Medication Discontinuation in Adults With COPD Discharged From the Hospital: A Population-Based Cohort Study (2023)

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Article preview Background Research Question Study Design and Methods Results Interpretation Section snippets Patients and Methods Study Population Discussion Interpretation Acknowledgments References (32) Chest Chest Lancet Respir Med Respir Med Synthesis, grading, and presentation of evidence in guidelines: article 7 in integrating and coordinating efforts in COPD guideline development. An official ATS/ERS workshop report Proc Am Thorac Soc Global strategy for the diagnosis, management, and prevention of chronic obstructive pulmonary disease (2017 report). 2017 Adherence to inhaled therapy, mortality and hospital admission in COPD Thorax Medication errors: prescribing faults and prescription errors Br J Clin Pharmacol Prescribing errors and other problems reported by community pharmacists Ther Clin Risk Manag Inhaler use in hospitalized patients with chronic obstructive pulmonary disease or asthma: assessment of wasted doses Hosp Pharm An observational study of changes to long-term medication after admission to an intensive care unit Anaesthesia Association of ICU or hospital admission with unintentional discontinuation of medications for chronic diseases JAMA Discontinuity of chronic medications in patients discharged from the intensive care unit JGen Intern Med Unintentional discontinuation of chronic medications for seniors in nursing homes: evaluation of a national medication reconciliation accreditation requirement using a population-based cohort study Medicine (Baltimore) The Ontario Drug Benefit Program Copayment: Its Impact on Access for Ontario Seniors and Charges to the Program Cited by (1) Recommended articles (6)
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Chest

Volume 159, Issue 3,

March 2021

, Pages 975-984

Preliminary Results of this study were presented at the American Thoracic Society 2018 International Conference, May 18-23, 2018, San Diego, CA.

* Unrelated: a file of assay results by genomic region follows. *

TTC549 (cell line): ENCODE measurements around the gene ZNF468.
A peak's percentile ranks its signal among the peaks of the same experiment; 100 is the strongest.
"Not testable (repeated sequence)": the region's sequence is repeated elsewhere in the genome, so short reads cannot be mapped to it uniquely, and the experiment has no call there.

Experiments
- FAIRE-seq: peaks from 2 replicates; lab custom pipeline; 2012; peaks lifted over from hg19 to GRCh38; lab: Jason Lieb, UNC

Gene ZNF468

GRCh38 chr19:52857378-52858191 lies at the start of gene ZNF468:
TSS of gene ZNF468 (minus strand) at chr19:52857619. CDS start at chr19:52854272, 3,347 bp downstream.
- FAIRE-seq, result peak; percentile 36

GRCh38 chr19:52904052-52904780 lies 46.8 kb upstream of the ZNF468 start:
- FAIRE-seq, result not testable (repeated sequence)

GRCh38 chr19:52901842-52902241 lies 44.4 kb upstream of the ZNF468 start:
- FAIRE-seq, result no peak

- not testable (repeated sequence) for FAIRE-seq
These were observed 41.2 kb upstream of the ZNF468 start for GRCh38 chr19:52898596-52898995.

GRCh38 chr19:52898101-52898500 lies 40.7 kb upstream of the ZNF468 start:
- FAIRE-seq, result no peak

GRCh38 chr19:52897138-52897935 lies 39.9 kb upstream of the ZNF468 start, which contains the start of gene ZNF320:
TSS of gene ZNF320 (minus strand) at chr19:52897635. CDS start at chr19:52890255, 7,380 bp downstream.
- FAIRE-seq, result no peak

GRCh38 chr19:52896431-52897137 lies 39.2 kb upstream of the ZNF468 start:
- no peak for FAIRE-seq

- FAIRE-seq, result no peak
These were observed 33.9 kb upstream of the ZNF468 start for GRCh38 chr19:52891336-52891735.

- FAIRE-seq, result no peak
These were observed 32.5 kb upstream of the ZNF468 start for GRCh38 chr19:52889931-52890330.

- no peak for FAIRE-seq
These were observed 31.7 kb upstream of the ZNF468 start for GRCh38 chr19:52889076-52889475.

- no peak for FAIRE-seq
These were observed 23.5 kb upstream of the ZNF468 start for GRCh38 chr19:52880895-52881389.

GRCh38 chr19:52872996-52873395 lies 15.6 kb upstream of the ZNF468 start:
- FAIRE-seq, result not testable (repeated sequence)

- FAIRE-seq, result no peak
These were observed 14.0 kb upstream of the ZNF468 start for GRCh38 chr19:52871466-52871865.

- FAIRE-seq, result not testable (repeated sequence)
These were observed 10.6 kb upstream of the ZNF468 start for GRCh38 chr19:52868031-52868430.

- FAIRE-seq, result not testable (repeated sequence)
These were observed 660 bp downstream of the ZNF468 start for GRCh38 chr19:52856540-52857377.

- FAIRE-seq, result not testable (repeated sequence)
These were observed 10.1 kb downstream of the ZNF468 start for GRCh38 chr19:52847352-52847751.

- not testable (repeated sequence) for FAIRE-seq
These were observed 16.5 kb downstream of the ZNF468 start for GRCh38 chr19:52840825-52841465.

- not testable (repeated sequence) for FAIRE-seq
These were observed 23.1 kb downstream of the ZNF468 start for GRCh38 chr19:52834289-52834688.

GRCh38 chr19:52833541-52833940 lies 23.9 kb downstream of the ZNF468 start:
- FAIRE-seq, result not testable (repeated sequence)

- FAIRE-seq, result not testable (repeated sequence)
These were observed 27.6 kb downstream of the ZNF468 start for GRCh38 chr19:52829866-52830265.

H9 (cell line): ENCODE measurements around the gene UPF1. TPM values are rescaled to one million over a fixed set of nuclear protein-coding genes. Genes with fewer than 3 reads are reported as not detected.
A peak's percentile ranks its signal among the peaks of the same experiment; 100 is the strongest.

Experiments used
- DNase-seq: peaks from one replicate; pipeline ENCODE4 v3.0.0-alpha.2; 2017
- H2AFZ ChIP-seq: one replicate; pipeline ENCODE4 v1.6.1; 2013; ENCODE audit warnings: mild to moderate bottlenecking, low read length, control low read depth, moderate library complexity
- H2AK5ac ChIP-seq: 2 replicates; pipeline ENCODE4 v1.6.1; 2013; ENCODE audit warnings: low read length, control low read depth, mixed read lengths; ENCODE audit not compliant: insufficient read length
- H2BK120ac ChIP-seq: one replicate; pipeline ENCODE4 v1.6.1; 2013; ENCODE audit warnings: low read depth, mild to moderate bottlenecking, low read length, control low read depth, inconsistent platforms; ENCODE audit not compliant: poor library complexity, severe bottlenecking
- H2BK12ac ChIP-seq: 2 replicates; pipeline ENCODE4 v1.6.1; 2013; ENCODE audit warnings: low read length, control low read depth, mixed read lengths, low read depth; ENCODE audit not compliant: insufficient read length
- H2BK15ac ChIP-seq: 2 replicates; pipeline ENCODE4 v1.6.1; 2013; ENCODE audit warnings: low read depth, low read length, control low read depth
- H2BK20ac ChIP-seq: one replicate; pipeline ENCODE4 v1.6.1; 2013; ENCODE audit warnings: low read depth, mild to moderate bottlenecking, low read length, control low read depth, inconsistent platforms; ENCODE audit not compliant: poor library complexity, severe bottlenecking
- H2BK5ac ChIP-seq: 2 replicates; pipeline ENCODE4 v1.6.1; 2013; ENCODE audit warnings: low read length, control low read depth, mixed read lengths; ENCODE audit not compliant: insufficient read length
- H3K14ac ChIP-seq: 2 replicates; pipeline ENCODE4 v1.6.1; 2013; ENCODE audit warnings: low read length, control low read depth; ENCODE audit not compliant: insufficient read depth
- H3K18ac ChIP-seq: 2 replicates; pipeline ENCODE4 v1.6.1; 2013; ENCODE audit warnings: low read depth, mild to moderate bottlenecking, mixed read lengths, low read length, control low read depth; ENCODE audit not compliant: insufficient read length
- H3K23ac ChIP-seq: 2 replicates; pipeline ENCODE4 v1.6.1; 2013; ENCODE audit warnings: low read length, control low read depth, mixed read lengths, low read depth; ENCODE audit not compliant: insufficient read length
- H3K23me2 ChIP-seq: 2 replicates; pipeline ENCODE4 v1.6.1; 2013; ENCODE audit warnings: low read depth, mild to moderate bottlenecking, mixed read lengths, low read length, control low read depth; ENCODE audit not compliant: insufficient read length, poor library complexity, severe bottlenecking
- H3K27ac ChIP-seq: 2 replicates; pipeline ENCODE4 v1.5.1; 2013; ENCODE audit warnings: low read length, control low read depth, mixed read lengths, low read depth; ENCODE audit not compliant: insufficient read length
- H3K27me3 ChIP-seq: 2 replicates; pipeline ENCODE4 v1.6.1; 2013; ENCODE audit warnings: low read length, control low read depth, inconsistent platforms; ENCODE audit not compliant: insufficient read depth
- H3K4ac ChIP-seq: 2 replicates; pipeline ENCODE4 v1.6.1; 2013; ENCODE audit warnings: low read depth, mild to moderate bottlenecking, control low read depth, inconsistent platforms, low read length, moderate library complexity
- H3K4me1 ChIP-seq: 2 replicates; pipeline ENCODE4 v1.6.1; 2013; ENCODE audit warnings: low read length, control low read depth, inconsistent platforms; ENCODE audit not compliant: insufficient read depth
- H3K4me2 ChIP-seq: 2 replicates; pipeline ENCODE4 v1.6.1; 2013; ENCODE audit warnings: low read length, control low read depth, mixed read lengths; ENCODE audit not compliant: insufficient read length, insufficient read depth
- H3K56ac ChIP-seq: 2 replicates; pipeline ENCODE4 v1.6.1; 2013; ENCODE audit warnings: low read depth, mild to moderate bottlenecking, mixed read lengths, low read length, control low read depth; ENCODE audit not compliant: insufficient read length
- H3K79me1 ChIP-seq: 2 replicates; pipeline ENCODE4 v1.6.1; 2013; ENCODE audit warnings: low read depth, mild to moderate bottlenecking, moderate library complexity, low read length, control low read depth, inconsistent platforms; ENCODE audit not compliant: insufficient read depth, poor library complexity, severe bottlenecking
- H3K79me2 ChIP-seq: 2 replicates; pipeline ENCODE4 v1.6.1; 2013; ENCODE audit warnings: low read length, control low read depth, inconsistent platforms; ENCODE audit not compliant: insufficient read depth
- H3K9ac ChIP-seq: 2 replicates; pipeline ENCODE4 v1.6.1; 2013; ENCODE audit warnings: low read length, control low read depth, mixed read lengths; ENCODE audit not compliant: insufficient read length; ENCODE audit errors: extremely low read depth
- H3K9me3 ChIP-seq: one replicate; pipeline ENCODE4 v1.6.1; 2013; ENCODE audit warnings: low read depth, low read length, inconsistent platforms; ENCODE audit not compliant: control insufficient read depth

Author links open overlay panelThe Canadian Respiratory Research Network

Background

Patients admitted to the hospital with COPD are commonly managed with inhaled short-acting bronchodilators, sometimes in lieu of the long-acting bronchodilators they take as outpatients. If held on admission, these long-acting inhalers should be re-initiated upon discharge; however, health-care transitions sometimes result in unintentional discontinuation.

Research Question

What is the risk of unintentional discontinuation of long-acting muscarinic antagonist (LAMA) and long-acting beta-agonist and inhaled corticosteroid (LABA-ICS) combination medications following hospital discharge in older adults with COPD?

Study Design and Methods

A retrospective cohort study was conducted by using health administrative data from 2004 to 2016 from Ontario, Canada. Adults with COPD aged≥ 66 years who had filled prescriptions for a LAMA or LABA-ICS continuously for≥ 1 year were included. Log-binomial regression models were used to determine risk of medication discontinuation following hospitalization in each medication cohort.

Results

Of the 27,613 hospitalization discharges included in this study, medications were discontinued 1,466 times. Among 78,953 patients with COPD continuously taking a LAMA or LABA-ICS, those hospitalized had a higher risk of having medications being discontinued than those who remained in the community (adjusted risk ratios of 1.50 [95%CI, 1.34-1.67; P< .001] and 1.62 [95%CI, 1.39, 1.90; P< .001] for LAMA and LABA-ICS, respectively). Crude rates of discontinuation for people taking LAMAs were 5.2%in the hospitalization group and 3.3%in the community group; for people taking LABA-ICS, these rates were 5.5%in the hospitalization group and 3.1%in the community group.